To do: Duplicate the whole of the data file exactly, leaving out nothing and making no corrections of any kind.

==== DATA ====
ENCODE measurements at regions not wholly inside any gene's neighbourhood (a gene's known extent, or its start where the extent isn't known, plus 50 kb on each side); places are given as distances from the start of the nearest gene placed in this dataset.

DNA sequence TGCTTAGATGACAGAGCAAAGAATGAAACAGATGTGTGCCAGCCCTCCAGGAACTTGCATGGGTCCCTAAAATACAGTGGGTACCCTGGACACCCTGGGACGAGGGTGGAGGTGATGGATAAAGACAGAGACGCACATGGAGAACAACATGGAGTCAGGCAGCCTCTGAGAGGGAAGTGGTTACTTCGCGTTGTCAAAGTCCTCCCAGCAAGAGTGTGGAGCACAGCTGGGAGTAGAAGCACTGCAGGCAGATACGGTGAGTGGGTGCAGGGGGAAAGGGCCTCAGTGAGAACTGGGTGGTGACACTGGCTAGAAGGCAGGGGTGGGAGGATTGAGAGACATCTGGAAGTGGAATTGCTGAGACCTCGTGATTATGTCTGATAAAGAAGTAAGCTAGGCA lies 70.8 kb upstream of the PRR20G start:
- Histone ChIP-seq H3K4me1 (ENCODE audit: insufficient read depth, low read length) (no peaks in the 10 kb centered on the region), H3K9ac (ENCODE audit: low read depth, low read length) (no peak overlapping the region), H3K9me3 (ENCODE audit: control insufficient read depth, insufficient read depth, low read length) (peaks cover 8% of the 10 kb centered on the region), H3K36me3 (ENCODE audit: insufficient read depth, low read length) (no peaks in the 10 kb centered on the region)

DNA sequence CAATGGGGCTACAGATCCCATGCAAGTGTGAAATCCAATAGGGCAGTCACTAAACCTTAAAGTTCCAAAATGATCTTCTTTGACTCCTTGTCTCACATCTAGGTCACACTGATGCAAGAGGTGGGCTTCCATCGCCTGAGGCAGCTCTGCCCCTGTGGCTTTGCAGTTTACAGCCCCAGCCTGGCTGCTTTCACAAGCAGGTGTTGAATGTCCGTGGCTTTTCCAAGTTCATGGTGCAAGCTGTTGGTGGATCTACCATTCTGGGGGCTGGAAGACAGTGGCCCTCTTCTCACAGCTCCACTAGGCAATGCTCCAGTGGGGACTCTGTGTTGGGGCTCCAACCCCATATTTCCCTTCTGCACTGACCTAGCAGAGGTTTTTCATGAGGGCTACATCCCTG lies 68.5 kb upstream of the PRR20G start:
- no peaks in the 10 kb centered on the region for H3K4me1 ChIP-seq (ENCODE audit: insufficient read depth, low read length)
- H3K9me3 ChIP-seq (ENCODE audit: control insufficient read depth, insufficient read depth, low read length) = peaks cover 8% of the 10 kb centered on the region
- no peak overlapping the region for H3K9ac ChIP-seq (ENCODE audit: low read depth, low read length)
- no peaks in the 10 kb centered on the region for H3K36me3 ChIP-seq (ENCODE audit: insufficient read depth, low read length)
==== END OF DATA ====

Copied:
ENCODE measurements at regions not wholly inside any gene's neighbourhood (a gene's known extent, or its start where the extent isn't known, plus 50 kb on each side); places are given as distances from the start of the nearest gene placed in this dataset.

DNA sequence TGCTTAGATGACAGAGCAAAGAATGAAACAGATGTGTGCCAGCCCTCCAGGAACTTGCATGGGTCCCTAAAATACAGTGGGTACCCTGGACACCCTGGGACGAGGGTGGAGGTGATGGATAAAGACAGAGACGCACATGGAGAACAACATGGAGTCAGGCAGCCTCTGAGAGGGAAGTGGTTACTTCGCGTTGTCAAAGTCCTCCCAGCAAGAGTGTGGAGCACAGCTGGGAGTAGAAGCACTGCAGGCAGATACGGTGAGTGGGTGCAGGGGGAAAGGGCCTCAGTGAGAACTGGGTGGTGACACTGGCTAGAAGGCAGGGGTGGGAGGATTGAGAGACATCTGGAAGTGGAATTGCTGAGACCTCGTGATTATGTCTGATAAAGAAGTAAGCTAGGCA lies 70.8 kb upstream of the PRR20G start:
- Histone ChIP-seq H3K4me1 (ENCODE audit: insufficient read depth, low read length) (no peaks in the 10 kb centered on the region), H3K9ac (ENCODE audit: low read depth, low read length) (no peak overlapping the region), H3K9me3 (ENCODE audit: control insufficient read depth, insufficient read depth, low read length) (peaks cover 8% of the 10 kb centered on the region), H3K36me3 (ENCODE audit: insufficient read depth, low read length) (no peaks in the 10 kb centered on the region)

DNA sequence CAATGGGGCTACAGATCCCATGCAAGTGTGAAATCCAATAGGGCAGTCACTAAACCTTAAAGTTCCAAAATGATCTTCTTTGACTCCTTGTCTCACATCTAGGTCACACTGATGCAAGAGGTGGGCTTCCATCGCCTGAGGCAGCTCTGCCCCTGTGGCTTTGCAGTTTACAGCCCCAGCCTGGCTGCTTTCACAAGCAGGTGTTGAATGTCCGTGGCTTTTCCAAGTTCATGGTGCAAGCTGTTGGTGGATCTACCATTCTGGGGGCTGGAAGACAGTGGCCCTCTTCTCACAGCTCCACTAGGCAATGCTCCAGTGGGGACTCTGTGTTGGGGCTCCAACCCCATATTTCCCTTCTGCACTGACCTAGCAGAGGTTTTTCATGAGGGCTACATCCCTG lies 68.5 kb upstream of the PRR20G start:
- no peaks in the 10 kb centered on the region for H3K4me1 ChIP-seq (ENCODE audit: insufficient read depth, low read length)
- H3K9me3 ChIP-seq (ENCODE audit: control insufficient read depth, insufficient read depth, low read length) = peaks cover 8% of the 10 kb centered on the region
- no peak overlapping the region for H3K9ac ChIP-seq (ENCODE audit: low read depth, low read length)
- no peaks in the 10 kb centered on the region for H3K36me3 ChIP-seq (ENCODE audit: insufficient read depth, low read length)